Everyone wants to know the secret to getting into college. While some parts of the admissions process are obvious (e.g. your test scores matter, high grades will help you, make sure your essays don’t have grammar errors), some parts of the admissions process remain opaque. What makes the difference between Student A getting accepted and Student B getting rejected, especially if they both students had high standardized testing scores and a strong GPA?
To begin to answer the question, you must first realize that colleges take a holistic look at the applicant, which is to say that they evaluate the contextual factors surrounding each individual student’s application. At the end of the day, it isn’t just the student’s grades and test scores that make the difference in an applicant’s admissions status. Rather, it’s a much more nuanced process in which factors such as where the student attended high school, how the student spends their time outside of the classroom, and yes–even the socioeconomic status of the student’s parents–that can make the difference between “You’re accepted” and “We regret to inform you…”.
Below are some secrets behind the college admissions process:
- Your High School Matters
College admissions officers are keenly aware that not all high schools are the same. Some might offer an extensive list of AP classes for students to take, while others might not offer any at all. Regional admissions officers are in charge of researching high schools in their assigned area and getting to know the in’s and out’s of school in their region. What colleges want to see is that a student took the most challenging courses that they could, given the context of their high school and what their high school offers. Furthermore, if a high school is known for being extremely rigorous and challenging, there might be more forgiveness towards a student having a slightly lower class standing and/or earning sightly lower grades.
- Your Parents Matter
Are your parents in high-paying professions, e.g. doctors, lawyers, executives? If so, colleges know that you will likely have had access to resources that other students might not have, so expectations will be higher regarding your extracurricular activities and grades. In the same vein, if your parents are in a lower income bracket and/or you come from a single-family home, colleges will take that into account. For example, colleges recognize that some students need to work part-time jobs in high school in order to support their families, and this time commitment will obviously impact the student’s ability to participate in extracurriculars (as well as the amount of time the student can devote to studying for class). For these students, admissions officers’ expectations surrounding extracurriculars and grades are adjusted according.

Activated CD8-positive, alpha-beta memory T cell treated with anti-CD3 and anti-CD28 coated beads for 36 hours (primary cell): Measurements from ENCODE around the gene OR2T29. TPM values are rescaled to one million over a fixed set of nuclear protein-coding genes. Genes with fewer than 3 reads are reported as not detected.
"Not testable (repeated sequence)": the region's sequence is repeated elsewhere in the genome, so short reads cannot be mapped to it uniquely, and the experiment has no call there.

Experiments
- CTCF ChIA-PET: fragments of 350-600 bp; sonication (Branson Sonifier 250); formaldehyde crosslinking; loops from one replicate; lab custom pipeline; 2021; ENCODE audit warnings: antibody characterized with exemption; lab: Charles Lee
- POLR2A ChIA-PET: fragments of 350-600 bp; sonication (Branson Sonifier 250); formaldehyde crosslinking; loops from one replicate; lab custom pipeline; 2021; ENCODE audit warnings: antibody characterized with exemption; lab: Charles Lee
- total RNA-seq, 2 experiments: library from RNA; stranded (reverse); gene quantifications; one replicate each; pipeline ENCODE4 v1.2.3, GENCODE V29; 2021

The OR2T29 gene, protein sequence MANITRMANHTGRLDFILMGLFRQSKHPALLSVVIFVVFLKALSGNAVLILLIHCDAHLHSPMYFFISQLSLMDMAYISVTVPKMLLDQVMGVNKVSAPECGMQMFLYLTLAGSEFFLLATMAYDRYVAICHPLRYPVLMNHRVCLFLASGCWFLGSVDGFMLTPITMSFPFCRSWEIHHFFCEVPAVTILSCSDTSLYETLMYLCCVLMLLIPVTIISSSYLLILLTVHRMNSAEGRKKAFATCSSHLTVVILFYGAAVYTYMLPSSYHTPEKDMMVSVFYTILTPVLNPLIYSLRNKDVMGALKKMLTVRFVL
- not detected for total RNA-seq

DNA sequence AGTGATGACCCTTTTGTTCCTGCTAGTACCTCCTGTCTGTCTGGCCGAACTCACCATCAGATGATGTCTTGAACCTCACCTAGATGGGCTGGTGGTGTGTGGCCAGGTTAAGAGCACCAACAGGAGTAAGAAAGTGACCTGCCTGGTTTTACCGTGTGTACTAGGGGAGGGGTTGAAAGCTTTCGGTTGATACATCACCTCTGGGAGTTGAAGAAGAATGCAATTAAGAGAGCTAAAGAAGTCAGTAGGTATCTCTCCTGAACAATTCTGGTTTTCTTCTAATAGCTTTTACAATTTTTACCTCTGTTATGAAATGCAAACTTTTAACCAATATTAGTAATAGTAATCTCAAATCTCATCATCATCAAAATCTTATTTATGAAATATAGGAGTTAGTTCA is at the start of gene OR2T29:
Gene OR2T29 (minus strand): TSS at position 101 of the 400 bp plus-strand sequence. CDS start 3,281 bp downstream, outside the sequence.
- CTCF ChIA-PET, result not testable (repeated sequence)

- Depth, Not Breadth
Many students think that by participating in as many extracurricular activities as they possibly can, they will increase their odds of getting accepted. The truth is that colleges prefer to see commitment and, if possible, leadership, within the clubs and activities that you are most passionate about. Choose a few extracurricular activities to really focus on and, ideally, stick with these activities through all four years of high school, which will show both your commitment and your passion. Even better is taking on a leadership position, e.g. becoming the president of a club or becoming the captain of your sports team.
- Keep It Professional
Review your online presence; when you google your name, take note of what comes up. Admissions officers come from all walks of life and you don’t know if they are young or old, liberal or conservative, etc. Play it safe by making sure that your social media is set to private. Likewise, be mindful of what email address you use when submitting your applications. This is a seemingly little thing that can make a big difference. Make sure you are using a professional-sounding email address rather than something like Sk8erGrl420@gmail.com
- Bribes Don’t Work
Don’t send bribes alongside your application. Sending the admissions officer cookies won’t boost your chances, nor will hinting at a large financial donation for the college.
- Make Sure The People Writing Your Letters of Recommendation Know You Well
Students often think to ask their teachers to write their letters of recommendation. But before asking the teacher of the class you scored the best in to write your letter, however, pause and think about if that teacher truly knows you well and can write at length about your good qualities. If you got an A+ in History but barely spoke to the History teacher all year, that teacher might not be the best choice for a recommender. It will be better to ask a teacher who knows you well, even if you initially didn’t do well in their class. For example, if you got a B- in English your first semester, but then worked really hard alongside your teacher to bring your grade up to an A by the second semester, that English teacher (a) knows you well as a student, and (b) can testify to your grit and determination to self-improve and raise your grade. In this example, the English teacher, rather than the History teacher, would serve as a better writer for your letter of recommendation.
- Make Sure Your Essay Shows Who You Are
The admissions officers can already see from your transcript, test scores, and letters of recommendation who you are as a student. Don’t then spend your essay talking about your grades and favorite classes. Instead, use the essay as a chance to showcase other aspects of who you are. Think about your passions, your dreams, and your positive qualities that will add something special to a college’s incoming freshman class. Write an essay that reflects what makes you an excellent person for their school, not just an excellent student within the four walls of a classroom.